Home November/December 2016 Deck Math Revisited: Part Three of a Three-Part Series

Deck Math Revisited: Part Three of a Three-Part Series



Over the past two months, I’ve written about what I call “Deck Math,” which encompasses teaching your contractors to properly estimate deck costs, and helping them find more efficient, less expensive ways to buy and use lumber for decks.

At my company, we are both deck builders ourselves, and also run a lumberyard for deck contractors so I have a unique vantage point. The lumber side of our business is doing very well, despite the market, because by teaching our contractors the skills we use, we’re making them so much more efficient that they’re doing well, too.

Our typical deck contractor customer has been in business for five or six years and typically does everything: decks, basement remodels, windows, and so on. He does all kinds of things, but typically, he doesn’t know where he makes his best money. We teach him how to make his best money doing decks. The guys who are good and efficient and who know how to factor in all of the costs of the deck building business into their estimating will make money, and in turn, they’ll become better customers for us.

One final and very important aspect to what I call Deck Math is creating a good system for how the deck builder will get paid.

A deck builder needs to very clearly establish the terms for getting his money when the deck is done. What we’ve found works very, very well when we’re building decks is to break up the job into four payments.

Let’s say a person buys a $10,000 deck. The first day, when we sign the contract with them, we ask for a 25% down payment, or $2,500. We charge them another 25% when we physically show up to build their job.

If you stop to think about it, we’ve now got half of our money upfront.

We then charge another 25% when we physically finish the job. And the final 25% is due two weeks after we’ve finished the job. (We started that because, once we’ve finished a job, it’s probably evening, and the homeowner is just coming home from work. They want to look at and enjoy their deck, but you’re waiting to get paid. And we found that you’re setting yourself up for calls on Saturday or Sunday, when the homeowner says, “we just saw this we want fixed…” A customer may even be likely to stop payment on that last check to make sure you’ll come back out to fix whatever they’re concerned about.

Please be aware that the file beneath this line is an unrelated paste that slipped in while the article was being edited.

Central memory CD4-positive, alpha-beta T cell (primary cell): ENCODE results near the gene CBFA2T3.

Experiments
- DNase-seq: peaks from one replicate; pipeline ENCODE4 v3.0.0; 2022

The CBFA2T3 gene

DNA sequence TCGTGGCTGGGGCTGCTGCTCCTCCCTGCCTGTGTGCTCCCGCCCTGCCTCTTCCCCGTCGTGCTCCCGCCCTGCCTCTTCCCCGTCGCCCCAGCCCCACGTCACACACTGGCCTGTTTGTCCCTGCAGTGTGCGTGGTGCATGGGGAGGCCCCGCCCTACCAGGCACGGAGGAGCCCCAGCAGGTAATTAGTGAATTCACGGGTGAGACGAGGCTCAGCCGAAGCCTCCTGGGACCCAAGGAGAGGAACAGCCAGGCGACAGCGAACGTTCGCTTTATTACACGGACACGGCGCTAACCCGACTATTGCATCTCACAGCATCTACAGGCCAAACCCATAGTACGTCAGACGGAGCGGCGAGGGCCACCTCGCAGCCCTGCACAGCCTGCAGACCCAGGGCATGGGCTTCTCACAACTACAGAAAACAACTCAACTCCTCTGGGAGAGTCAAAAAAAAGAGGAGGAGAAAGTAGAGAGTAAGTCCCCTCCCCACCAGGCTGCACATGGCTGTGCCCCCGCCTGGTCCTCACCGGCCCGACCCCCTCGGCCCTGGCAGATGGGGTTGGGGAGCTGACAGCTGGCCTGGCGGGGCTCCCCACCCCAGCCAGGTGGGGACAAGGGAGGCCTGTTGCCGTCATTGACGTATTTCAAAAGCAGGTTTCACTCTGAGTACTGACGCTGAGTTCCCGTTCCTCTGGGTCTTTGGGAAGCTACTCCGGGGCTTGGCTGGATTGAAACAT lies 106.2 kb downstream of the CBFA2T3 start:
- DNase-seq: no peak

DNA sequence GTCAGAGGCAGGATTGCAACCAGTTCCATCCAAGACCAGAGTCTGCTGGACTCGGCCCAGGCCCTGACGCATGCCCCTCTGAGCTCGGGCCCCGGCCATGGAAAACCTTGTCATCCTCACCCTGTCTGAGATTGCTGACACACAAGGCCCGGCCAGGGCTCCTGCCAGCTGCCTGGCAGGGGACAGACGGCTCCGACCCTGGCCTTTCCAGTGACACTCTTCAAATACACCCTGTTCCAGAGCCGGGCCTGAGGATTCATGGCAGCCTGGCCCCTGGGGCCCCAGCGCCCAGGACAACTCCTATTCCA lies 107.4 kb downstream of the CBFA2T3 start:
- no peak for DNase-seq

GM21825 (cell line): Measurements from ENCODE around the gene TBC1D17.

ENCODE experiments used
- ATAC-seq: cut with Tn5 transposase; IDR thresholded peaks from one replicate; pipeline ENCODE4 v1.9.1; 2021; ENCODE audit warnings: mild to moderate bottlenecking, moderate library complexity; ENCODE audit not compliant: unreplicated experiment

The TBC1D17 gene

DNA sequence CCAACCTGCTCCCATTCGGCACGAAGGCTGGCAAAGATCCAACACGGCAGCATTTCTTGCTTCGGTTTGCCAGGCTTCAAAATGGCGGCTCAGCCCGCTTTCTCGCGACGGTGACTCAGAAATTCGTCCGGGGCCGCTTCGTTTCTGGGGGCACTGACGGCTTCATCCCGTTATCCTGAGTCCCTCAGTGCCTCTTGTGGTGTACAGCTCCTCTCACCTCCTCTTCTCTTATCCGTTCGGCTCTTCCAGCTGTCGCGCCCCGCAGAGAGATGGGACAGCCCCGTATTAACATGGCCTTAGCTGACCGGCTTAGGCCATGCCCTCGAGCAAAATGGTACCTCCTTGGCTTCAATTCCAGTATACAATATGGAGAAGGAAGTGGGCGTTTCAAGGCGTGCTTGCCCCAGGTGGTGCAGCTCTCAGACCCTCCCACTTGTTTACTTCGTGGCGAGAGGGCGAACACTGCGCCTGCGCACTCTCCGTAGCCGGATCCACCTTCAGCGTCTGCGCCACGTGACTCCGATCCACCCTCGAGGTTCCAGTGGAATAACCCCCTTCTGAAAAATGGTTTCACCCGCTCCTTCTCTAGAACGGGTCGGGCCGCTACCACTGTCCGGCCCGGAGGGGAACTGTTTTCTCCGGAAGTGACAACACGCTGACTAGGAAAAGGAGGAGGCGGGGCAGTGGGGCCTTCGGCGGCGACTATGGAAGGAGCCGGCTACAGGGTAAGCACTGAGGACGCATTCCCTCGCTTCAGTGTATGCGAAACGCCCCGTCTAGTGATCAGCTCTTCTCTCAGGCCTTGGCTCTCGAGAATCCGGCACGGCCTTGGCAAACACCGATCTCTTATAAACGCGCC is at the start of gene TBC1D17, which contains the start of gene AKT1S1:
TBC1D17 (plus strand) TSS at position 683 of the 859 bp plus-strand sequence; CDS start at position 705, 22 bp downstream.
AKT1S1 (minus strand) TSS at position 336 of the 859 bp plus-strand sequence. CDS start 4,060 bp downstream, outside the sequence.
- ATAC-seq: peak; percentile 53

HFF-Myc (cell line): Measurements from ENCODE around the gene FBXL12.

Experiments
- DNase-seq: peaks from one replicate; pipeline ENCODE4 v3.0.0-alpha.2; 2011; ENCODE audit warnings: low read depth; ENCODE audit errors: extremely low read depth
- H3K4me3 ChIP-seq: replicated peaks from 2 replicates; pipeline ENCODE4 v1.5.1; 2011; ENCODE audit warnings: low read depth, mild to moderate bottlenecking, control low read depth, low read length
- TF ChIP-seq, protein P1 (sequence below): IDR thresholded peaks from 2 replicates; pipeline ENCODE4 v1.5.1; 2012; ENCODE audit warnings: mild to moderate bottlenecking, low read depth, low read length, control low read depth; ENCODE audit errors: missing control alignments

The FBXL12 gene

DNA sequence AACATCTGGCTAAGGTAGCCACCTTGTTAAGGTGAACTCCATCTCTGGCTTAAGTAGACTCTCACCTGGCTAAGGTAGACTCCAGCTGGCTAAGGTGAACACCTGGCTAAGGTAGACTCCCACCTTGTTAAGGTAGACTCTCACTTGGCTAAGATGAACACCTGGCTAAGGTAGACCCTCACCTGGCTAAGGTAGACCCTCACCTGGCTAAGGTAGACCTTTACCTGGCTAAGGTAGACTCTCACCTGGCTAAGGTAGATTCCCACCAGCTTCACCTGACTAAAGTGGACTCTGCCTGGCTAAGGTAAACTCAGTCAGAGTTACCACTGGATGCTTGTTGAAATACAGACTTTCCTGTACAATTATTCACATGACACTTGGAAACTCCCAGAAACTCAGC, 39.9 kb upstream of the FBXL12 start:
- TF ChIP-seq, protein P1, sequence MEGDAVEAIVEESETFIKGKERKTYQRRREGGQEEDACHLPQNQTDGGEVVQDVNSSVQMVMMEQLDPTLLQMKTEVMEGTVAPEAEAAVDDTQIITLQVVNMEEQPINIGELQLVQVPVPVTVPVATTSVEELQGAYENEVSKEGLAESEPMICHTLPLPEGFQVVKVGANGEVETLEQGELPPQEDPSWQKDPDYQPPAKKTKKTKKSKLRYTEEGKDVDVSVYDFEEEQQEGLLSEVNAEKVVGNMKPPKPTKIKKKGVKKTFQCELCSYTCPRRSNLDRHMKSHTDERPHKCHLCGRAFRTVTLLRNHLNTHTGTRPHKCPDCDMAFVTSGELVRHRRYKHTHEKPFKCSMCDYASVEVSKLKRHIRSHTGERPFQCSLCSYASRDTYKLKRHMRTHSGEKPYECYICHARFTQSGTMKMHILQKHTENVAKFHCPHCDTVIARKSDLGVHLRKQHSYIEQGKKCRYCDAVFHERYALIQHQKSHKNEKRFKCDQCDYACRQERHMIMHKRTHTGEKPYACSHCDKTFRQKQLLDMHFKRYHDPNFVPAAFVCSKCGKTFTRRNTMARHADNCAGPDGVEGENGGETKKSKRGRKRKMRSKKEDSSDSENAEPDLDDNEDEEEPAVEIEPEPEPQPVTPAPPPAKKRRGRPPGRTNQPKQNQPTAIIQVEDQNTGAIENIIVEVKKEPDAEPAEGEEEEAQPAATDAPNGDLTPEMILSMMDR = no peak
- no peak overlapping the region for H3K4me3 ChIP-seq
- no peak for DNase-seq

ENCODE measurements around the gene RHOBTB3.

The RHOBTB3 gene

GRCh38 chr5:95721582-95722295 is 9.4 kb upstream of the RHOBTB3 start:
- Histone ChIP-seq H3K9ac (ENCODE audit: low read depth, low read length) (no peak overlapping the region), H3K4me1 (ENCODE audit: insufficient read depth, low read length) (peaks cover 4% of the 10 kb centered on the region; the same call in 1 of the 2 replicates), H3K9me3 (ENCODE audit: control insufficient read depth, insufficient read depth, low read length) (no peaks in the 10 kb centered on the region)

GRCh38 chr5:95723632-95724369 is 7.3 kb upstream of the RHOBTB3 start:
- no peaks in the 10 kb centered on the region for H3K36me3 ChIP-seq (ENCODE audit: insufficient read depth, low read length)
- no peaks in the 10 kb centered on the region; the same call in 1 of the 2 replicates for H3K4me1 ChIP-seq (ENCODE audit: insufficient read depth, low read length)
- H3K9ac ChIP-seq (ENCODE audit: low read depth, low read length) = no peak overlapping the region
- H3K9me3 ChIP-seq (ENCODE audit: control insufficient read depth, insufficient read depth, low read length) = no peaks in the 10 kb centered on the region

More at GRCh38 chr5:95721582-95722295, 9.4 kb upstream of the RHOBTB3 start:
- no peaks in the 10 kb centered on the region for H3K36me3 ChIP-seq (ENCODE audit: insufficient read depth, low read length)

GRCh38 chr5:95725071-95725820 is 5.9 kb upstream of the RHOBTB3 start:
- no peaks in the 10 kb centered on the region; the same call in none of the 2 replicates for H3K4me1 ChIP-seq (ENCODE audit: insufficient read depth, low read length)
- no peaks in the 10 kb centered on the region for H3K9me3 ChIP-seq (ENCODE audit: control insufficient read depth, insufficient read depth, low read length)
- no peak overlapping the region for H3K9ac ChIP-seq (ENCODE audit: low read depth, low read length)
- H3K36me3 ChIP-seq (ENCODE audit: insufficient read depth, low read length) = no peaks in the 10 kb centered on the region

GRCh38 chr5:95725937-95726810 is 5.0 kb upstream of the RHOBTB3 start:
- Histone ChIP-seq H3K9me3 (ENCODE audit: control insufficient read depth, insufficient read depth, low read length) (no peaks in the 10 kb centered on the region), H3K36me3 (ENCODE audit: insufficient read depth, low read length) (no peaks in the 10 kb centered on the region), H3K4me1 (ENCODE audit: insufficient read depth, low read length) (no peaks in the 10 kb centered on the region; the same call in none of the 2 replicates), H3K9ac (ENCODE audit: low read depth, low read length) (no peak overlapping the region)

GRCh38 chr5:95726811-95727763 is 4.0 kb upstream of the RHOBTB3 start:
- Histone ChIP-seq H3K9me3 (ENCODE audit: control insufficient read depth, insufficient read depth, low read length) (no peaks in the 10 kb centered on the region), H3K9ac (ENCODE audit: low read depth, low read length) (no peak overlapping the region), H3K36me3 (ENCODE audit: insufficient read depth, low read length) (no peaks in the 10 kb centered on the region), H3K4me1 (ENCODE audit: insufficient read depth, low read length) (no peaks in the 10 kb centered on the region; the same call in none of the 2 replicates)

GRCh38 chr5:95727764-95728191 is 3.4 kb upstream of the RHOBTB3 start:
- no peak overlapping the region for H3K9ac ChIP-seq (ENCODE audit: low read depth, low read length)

On the other hand, if the homeowner knows that you’ll be back two weeks after you’ve finished the job to get that final payment, they’re more relaxed. They feel you’re a deck builder who’s confident in your work, and they feel better about working with you.

And here’s one final note: We also give our customers a 1% discount if they pay us by credit card. A credit card payment makes it very efficient for us to collect our money. (You do need to disclose all this on your contract at that first meeting.)

We all know that it costs money to process credit cards, but we’ve found that the benefits to cash flow outweigh that cost.

We may increase our costs by 4%, knowing that we’ll give 2% or 3% to the credit card company and 1% back to the customer, but we’ll get all our money when we need it. We also set ourselves apart from other companies that don’t accept credit cards.

When we began accepting credit cards for payment, our deck building sales went up tremendously, with spikes of 25% to 30% in sales.

This practice could provide your deck customers with a boost, as well. You might want to suggest it.